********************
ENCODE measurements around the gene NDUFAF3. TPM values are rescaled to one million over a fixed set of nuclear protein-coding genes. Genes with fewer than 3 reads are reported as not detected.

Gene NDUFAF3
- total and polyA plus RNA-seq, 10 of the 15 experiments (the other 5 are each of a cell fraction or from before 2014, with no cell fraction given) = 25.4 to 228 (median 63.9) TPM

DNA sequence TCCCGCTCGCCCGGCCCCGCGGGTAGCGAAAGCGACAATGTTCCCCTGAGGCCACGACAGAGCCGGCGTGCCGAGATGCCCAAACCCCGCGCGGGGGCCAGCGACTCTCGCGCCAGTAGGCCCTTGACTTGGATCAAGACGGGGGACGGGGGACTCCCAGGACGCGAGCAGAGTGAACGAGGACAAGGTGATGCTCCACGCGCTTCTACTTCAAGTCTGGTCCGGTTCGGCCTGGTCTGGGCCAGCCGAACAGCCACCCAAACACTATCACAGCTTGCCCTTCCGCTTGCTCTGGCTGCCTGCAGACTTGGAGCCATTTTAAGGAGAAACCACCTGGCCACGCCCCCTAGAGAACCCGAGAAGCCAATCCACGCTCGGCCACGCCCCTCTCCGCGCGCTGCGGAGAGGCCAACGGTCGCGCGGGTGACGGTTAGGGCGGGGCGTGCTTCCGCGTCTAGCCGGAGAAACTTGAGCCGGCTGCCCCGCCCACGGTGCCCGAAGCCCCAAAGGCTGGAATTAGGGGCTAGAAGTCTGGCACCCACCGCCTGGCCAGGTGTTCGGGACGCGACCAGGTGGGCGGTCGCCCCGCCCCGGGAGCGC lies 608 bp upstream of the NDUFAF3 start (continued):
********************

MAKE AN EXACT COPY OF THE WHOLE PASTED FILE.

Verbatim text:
ENCODE measurements around the gene NDUFAF3. TPM values are rescaled to one million over a fixed set of nuclear protein-coding genes. Genes with fewer than 3 reads are reported as not detected.

Gene NDUFAF3
- total and polyA plus RNA-seq, 10 of the 15 experiments (the other 5 are each of a cell fraction or from before 2014, with no cell fraction given) = 25.4 to 228 (median 63.9) TPM

DNA sequence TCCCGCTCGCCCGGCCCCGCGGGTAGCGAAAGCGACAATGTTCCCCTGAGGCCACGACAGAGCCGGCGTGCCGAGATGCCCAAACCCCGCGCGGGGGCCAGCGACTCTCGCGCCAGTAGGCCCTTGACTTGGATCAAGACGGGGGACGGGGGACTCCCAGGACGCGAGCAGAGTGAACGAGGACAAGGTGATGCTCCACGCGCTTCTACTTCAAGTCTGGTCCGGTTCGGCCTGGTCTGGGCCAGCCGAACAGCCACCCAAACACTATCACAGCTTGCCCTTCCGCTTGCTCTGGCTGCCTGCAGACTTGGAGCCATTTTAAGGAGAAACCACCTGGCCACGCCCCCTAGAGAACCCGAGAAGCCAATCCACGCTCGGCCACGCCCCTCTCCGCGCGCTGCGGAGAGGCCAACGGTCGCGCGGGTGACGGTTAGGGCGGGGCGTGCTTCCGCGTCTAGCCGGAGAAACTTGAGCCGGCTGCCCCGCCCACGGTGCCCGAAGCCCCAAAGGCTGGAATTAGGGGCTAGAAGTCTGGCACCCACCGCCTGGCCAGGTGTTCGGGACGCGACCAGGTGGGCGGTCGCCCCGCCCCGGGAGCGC lies 608 bp upstream of the NDUFAF3 start (continued):